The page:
Should the voting age be reduced to 16?


By Martha Smith, Eleanor Martin, Libby Roberts and Ayesha Rauf

A third of the world’s population is under 18 yet they lack any representation and have no say in how their country is run. In 2009, the UK Youth Parliament debated the minimum voting age and whether it should be lowered to age 16; they voted overwhelmingly for it to become a campaign priority. 9 years later there is still no action being taken about the vibrant and passionate young people of the country brimming with opinions, ideas and optimism.

The ‘Representation of the People Act’ established in 1969, lowered the voting age from 21 to 18. This was the last movement of progression relating to voting age as of yet. Since 1969, the voting age being lowered has been considered numerous times as a result of the Youth parliament or the Votes at 16 coalition group (launched in 2003). In 2004, the UK Electoral Commission conducted major parliamentary consultation and reached the decision that the voting age was to remain at age 18, thus further subduing the 16 to 17 year olds with an interest in politics and an envy for the Austrian 16 year old’s ability to vote.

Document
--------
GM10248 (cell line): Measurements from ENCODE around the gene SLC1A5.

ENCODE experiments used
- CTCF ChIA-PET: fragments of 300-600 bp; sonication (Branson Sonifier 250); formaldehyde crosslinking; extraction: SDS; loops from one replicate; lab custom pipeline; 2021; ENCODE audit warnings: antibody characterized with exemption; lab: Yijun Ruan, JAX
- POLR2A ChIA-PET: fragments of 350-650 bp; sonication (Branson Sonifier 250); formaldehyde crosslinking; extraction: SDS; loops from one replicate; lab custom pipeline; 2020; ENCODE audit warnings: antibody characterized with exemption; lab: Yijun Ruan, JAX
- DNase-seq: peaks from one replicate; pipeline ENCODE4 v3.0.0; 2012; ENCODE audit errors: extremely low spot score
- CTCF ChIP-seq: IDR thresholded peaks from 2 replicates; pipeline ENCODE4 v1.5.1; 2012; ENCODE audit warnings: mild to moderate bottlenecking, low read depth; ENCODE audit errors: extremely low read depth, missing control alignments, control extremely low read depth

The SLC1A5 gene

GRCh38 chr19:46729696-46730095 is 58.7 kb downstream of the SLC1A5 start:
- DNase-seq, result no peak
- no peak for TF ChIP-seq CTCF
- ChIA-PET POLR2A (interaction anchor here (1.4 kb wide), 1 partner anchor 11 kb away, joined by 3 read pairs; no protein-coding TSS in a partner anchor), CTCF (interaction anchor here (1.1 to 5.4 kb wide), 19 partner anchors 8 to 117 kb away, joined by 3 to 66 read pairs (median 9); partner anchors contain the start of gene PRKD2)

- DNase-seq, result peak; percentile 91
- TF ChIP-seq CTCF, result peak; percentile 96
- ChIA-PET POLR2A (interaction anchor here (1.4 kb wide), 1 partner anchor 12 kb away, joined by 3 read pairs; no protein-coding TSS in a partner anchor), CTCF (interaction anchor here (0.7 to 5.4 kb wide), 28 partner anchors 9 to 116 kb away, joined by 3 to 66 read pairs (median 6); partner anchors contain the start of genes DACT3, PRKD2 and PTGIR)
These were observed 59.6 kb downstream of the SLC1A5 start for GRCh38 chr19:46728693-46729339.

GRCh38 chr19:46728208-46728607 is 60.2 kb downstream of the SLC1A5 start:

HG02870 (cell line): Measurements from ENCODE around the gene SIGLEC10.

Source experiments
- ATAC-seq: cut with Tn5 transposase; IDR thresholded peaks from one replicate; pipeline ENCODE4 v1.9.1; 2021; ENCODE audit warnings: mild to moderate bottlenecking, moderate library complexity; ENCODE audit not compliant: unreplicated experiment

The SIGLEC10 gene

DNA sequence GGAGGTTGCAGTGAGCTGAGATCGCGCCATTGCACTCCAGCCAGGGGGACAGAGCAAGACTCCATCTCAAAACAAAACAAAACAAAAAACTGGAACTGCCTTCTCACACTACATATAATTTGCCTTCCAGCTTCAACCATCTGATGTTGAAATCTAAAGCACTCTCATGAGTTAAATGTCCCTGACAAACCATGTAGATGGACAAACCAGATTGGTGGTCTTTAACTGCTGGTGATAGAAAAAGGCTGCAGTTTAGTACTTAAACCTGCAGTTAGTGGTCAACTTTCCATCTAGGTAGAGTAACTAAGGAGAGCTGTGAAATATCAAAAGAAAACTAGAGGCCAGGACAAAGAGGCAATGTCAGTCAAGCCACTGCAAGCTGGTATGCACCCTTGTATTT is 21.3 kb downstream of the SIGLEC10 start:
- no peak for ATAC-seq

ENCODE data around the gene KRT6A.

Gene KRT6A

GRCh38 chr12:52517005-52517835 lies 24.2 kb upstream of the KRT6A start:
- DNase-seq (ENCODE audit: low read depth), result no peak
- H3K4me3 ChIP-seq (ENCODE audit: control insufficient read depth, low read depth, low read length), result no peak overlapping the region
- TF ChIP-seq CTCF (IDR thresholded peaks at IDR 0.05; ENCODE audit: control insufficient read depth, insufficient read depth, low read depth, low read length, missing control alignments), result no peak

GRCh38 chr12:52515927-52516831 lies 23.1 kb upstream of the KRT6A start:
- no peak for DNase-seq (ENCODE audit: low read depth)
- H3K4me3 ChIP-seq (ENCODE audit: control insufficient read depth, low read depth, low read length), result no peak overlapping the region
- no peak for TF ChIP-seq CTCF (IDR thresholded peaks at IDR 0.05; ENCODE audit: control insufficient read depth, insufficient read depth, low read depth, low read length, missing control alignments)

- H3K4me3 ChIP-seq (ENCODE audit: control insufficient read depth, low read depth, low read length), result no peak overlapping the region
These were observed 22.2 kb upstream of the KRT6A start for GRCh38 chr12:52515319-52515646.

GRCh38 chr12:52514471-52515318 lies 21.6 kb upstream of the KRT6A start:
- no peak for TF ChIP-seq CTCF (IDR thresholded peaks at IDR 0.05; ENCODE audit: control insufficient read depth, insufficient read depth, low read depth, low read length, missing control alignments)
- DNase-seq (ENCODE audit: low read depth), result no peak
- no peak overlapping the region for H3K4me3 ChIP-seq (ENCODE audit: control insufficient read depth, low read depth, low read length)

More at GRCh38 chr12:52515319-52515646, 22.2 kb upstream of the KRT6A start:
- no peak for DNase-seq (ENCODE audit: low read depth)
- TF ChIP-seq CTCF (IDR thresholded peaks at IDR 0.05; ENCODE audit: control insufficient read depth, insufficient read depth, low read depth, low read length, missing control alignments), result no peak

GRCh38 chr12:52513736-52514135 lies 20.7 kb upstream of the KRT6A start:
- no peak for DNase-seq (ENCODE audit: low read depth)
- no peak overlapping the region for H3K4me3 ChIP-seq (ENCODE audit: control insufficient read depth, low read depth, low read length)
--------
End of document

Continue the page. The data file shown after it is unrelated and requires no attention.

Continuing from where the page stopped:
In a 2006 interview with The Guardian, Gordon Brown (Chancellor of the Exchequer at the time) suggested that he favoured the voting age being lowered, provided that citizenship education was taught alongside it. Citizenship education is a subject that embodies the overall aims of the British curriculum.  It teaches confidence, leadership and responsibility. Teaching these skills to young people would be revolutionary. Not only would it make most under-eighteens well-equipped enough to vote, it would result in more teenagers having the ability to make a rational and well-informed decision about who they would vote for. It would also solve the government’s problem with insufficient voting turnout as it would create a rekindled devotion to politics.

We ran two surveys, one among our own year group (Year 9) and the other among a group of sixteen year-olds (Year 11). Two thirds of the Year 9 group voted for a lower voting age, and 72% of the Year 11 group voted for the lower voting age. It only takes a look at the survey to see the true hunger for change and the need for representation of such an enormous and hugely important group of people.